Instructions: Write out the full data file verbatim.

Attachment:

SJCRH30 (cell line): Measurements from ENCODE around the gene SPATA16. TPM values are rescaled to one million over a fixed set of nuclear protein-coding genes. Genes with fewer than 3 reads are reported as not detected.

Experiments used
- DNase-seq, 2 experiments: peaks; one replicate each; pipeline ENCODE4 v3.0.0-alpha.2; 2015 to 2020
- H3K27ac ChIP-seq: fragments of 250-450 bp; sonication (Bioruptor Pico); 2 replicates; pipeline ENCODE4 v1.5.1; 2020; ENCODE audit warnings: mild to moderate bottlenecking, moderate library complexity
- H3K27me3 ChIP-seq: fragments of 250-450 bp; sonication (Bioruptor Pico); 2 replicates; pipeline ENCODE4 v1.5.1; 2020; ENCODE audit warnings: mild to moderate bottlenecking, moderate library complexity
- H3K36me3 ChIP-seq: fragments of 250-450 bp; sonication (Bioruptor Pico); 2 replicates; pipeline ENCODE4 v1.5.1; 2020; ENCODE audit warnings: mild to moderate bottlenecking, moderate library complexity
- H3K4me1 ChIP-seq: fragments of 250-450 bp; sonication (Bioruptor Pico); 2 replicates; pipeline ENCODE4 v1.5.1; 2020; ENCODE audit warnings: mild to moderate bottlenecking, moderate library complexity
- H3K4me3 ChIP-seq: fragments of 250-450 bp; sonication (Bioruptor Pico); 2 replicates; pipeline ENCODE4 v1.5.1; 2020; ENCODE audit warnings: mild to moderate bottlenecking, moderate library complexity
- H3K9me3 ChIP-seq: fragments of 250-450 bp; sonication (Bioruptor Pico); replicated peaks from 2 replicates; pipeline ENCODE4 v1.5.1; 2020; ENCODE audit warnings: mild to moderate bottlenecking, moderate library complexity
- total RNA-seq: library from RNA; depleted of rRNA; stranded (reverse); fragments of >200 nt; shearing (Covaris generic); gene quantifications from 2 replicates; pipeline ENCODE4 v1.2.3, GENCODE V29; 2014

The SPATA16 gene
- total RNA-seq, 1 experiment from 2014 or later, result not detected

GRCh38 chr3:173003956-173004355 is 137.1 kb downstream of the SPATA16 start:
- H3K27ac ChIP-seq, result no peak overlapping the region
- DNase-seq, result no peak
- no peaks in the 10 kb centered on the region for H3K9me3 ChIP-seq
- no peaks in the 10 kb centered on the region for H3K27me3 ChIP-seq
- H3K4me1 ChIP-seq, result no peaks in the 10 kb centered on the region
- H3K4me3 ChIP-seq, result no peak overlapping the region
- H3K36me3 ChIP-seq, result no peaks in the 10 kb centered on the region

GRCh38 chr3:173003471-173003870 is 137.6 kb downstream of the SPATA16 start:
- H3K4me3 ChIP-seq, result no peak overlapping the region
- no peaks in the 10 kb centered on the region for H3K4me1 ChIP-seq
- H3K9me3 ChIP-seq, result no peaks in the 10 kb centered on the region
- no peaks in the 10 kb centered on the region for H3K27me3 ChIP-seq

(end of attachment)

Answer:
SJCRH30 (cell line): Measurements from ENCODE around the gene SPATA16. TPM values are rescaled to one million over a fixed set of nuclear protein-coding genes. Genes with fewer than 3 reads are reported as not detected.

Experiments used
- DNase-seq, 2 experiments: peaks; one replicate each; pipeline ENCODE4 v3.0.0-alpha.2; 2015 to 2020
- H3K27ac ChIP-seq: fragments of 250-450 bp; sonication (Bioruptor Pico); 2 replicates; pipeline ENCODE4 v1.5.1; 2020; ENCODE audit warnings: mild to moderate bottlenecking, moderate library complexity
- H3K27me3 ChIP-seq: fragments of 250-450 bp; sonication (Bioruptor Pico); 2 replicates; pipeline ENCODE4 v1.5.1; 2020; ENCODE audit warnings: mild to moderate bottlenecking, moderate library complexity
- H3K36me3 ChIP-seq: fragments of 250-450 bp; sonication (Bioruptor Pico); 2 replicates; pipeline ENCODE4 v1.5.1; 2020; ENCODE audit warnings: mild to moderate bottlenecking, moderate library complexity
- H3K4me1 ChIP-seq: fragments of 250-450 bp; sonication (Bioruptor Pico); 2 replicates; pipeline ENCODE4 v1.5.1; 2020; ENCODE audit warnings: mild to moderate bottlenecking, moderate library complexity
- H3K4me3 ChIP-seq: fragments of 250-450 bp; sonication (Bioruptor Pico); 2 replicates; pipeline ENCODE4 v1.5.1; 2020; ENCODE audit warnings: mild to moderate bottlenecking, moderate library complexity
- H3K9me3 ChIP-seq: fragments of 250-450 bp; sonication (Bioruptor Pico); replicated peaks from 2 replicates; pipeline ENCODE4 v1.5.1; 2020; ENCODE audit warnings: mild to moderate bottlenecking, moderate library complexity
- total RNA-seq: library from RNA; depleted of rRNA; stranded (reverse); fragments of >200 nt; shearing (Covaris generic); gene quantifications from 2 replicates; pipeline ENCODE4 v1.2.3, GENCODE V29; 2014

The SPATA16 gene
- total RNA-seq, 1 experiment from 2014 or later, result not detected

GRCh38 chr3:173003956-173004355 is 137.1 kb downstream of the SPATA16 start:
- H3K27ac ChIP-seq, result no peak overlapping the region
- DNase-seq, result no peak
- no peaks in the 10 kb centered on the region for H3K9me3 ChIP-seq
- no peaks in the 10 kb centered on the region for H3K27me3 ChIP-seq
- H3K4me1 ChIP-seq, result no peaks in the 10 kb centered on the region
- H3K4me3 ChIP-seq, result no peak overlapping the region
- H3K36me3 ChIP-seq, result no peaks in the 10 kb centered on the region

GRCh38 chr3:173003471-173003870 is 137.6 kb downstream of the SPATA16 start:
- H3K4me3 ChIP-seq, result no peak overlapping the region
- no peaks in the 10 kb centered on the region for H3K4me1 ChIP-seq
- H3K9me3 ChIP-seq, result no peaks in the 10 kb centered on the region
- no peaks in the 10 kb centered on the region for H3K27me3 ChIP-seq